One fully funded group that asks for action instead of dollar donations includes many political and Hollywood luminaries in its public-service announcements. But its marketing focuses on specific, goal-driven calls to action for issues such as mother-and-child health, clean drinking water and vaccines for all children.
"It's easy to get people to buy into the idea of change, but it's much tougher to get them to actually change," Mr. Davidoff said.
Anyone who considers running nonprofit marketing easy should keep in mind Susan G. Komen for the Cure, which learned a hard lesson this month, after its decision to pull funding for Planned Parenthood caused a nationwide outcry and the company had to reverse its self. The group is now trying to repair relationships with donors and sponsors.
But even the biggest charities have a small-guy mentality. It doesn't matter if you've been in business four years (like Stand Up), 10 years (like One), 20 years (like Peta), 30 years (like Komen) or even 50 years (like St. Jude), slim budgets and lean staffing require a startup attitude every day.
"The hardest thing, but the best thing, is executing with a very small staff because we want as much money as possible to go to what it's all about: research," Ms. Schwartz said.
Why These CMOs Chose Their Jobs
Jeff Davidoff wasn't having a midlife crisis. But at a midpoint in his working life, he -- like a lot of people -- began talking to family and friends about wanting to do something meaningful with his career. He wanted to use his marketing skills for a greater good.
And then he was offered the top marketing job at One, the anti-poverty advocacy group founded by U2 lead singer Bono. He said he had to ask himself, "Well, am I going to be one of those guys who just sits around and talks about it, or am I going to do it?"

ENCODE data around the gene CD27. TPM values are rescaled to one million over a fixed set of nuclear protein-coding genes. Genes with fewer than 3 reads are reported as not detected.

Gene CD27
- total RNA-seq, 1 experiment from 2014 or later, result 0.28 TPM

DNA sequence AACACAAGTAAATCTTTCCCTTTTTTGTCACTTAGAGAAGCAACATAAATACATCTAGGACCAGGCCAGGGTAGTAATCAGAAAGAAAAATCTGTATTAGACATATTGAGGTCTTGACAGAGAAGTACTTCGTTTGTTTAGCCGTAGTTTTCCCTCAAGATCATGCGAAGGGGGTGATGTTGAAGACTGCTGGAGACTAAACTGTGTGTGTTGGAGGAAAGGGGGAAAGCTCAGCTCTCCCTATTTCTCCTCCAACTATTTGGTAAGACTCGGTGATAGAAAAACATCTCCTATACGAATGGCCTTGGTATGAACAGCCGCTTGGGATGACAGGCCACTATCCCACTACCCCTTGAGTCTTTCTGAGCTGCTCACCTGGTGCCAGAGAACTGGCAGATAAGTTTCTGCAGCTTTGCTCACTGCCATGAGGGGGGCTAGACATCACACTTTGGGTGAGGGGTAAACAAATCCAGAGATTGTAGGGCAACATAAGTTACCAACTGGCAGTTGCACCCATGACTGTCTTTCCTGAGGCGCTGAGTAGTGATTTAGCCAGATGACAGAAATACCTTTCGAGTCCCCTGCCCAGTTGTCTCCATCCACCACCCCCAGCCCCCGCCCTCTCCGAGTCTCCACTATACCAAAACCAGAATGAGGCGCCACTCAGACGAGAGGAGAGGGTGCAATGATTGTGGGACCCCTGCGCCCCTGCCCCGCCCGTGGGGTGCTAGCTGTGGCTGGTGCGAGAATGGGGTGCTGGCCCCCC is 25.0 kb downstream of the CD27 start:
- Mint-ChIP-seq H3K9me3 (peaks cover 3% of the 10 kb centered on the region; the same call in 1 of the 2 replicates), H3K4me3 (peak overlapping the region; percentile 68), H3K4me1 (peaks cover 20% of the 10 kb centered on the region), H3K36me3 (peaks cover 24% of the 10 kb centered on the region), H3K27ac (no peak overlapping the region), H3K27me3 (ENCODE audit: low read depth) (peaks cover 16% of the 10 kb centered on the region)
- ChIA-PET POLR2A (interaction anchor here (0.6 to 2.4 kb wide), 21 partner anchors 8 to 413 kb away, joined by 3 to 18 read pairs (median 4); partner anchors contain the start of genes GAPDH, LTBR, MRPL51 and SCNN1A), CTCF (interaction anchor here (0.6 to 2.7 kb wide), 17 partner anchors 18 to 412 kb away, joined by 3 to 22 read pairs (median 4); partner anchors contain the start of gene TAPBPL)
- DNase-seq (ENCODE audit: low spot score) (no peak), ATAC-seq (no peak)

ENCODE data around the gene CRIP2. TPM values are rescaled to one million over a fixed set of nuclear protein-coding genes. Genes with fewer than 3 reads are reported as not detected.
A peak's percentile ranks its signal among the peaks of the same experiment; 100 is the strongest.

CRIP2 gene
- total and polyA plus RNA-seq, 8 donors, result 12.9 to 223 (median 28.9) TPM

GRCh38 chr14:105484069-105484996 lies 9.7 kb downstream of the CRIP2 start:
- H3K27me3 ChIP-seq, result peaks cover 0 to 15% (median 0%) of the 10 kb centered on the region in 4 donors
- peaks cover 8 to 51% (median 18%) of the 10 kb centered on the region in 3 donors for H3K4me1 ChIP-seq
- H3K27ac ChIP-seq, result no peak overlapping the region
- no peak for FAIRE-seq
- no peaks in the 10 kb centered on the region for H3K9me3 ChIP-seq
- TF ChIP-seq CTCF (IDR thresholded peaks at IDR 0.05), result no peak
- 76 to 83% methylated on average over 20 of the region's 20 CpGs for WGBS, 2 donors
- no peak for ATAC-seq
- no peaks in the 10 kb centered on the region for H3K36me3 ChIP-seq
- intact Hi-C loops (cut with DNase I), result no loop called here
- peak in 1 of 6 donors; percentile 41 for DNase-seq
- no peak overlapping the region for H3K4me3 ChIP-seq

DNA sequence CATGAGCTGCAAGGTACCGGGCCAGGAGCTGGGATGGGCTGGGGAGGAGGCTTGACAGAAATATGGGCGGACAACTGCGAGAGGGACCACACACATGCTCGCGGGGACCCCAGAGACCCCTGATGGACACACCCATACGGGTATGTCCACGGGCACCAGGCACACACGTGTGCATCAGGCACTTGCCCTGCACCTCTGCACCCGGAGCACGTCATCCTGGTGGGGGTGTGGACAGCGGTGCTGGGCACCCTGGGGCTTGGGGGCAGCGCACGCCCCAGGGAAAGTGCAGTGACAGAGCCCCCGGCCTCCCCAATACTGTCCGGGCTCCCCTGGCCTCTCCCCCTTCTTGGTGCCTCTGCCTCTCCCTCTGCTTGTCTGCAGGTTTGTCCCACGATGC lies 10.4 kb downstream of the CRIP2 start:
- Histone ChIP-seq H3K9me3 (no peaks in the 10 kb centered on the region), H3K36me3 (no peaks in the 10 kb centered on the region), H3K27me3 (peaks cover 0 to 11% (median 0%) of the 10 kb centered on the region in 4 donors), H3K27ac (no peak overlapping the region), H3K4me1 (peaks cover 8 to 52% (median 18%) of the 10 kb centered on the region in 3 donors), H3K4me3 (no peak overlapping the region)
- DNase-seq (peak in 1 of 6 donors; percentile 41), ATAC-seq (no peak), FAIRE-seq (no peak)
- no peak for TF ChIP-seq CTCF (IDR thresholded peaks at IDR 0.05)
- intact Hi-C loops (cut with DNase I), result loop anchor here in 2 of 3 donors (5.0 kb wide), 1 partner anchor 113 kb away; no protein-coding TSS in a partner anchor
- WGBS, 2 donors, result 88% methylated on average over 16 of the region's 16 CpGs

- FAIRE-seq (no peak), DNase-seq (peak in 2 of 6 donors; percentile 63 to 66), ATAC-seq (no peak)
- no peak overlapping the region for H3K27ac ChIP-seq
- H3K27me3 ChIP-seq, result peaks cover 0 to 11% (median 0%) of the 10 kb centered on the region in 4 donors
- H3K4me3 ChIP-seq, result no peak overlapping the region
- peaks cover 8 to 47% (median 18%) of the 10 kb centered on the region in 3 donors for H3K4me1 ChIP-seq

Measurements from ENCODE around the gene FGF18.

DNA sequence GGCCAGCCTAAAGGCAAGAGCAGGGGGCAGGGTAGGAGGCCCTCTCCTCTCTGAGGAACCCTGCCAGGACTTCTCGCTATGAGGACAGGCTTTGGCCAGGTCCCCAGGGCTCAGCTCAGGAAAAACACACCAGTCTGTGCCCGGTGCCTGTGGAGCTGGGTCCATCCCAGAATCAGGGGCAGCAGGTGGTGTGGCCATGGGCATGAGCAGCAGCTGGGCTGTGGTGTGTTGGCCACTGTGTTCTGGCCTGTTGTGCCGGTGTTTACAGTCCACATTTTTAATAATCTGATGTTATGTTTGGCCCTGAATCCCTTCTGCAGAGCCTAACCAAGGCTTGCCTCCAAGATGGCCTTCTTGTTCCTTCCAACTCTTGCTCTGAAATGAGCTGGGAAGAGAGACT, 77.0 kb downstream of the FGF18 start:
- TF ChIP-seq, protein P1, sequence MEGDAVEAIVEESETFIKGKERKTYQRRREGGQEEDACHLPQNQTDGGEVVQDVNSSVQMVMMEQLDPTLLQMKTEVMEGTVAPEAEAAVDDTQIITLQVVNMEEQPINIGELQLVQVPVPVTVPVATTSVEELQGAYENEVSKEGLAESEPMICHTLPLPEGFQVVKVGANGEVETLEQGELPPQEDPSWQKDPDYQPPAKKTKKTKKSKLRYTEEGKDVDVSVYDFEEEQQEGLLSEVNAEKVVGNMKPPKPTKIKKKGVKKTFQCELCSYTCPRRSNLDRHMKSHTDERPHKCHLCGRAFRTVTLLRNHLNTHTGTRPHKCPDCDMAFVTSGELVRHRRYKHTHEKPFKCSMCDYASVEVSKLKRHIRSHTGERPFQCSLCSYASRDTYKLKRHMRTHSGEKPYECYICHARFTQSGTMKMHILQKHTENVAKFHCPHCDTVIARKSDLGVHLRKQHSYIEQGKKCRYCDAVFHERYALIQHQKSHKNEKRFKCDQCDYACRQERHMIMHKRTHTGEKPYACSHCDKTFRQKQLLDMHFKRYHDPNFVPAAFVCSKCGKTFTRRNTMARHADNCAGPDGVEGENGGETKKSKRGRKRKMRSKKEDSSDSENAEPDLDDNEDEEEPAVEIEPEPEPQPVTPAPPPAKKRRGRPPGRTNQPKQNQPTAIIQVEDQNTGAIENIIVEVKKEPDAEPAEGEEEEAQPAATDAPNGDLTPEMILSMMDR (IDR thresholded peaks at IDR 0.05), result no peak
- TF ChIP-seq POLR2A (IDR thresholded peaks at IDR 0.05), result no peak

Now, more than a year-and-a-half later, he has no regrets.
"I naively underrated how important this would become to me," he said. "I don't think I've ever worked harder or at a higher level, but I love it. … The do-gooder world is not so strange."
Like a lot of nonprofit marketing chiefs, Mr. Davidoff has found that the work is not only compelling and challenging, but comes with added bonus of being soul-satisfying.
Tracy Reiman, exec VP at People for the Ethical Treatment of Animals, started working at the organization in college and has been there for 20 years. She has never even considered working anywhere else. "I'm passionate about animal rights, but Peta is a wonderfully exciting and interesting organization. We are encouraged to be creative and collaborative, and to find any way we can to educate people about these issues," she said.
Rusty Robertson and Sue Schwartz, who do the marketing for Stand Up to Cancer, are unique in that they also have for-profit clients at their marketing agency, RSA.
"On one hand it's so rewarding, to think we're really making a difference," Ms. Robertson said. "But it's also very difficult on a day-to-day basis to be faced with so many people who are dealing with cancer. It's become so personal to us." Ms. Schwartz added: "This brings purpose to our organization."
For these CMOs, hiring people like themselves isn't usually a problem.
"There are a certain percentage of people who get to a certain point and say, 'There's got to be something more than this. I love marketing, I love my industry, but I've got to do it for a bigger reason,'" said Emily Callahan, chief marketing officer of St. Jude's Children's Hospital's fundraising organization, Alsac. "Here I know I have a greater mission. I carry the stories and the hopes of the patients and families I've met with me everywhere. We all know the reason why we're here and we don't ever forget it."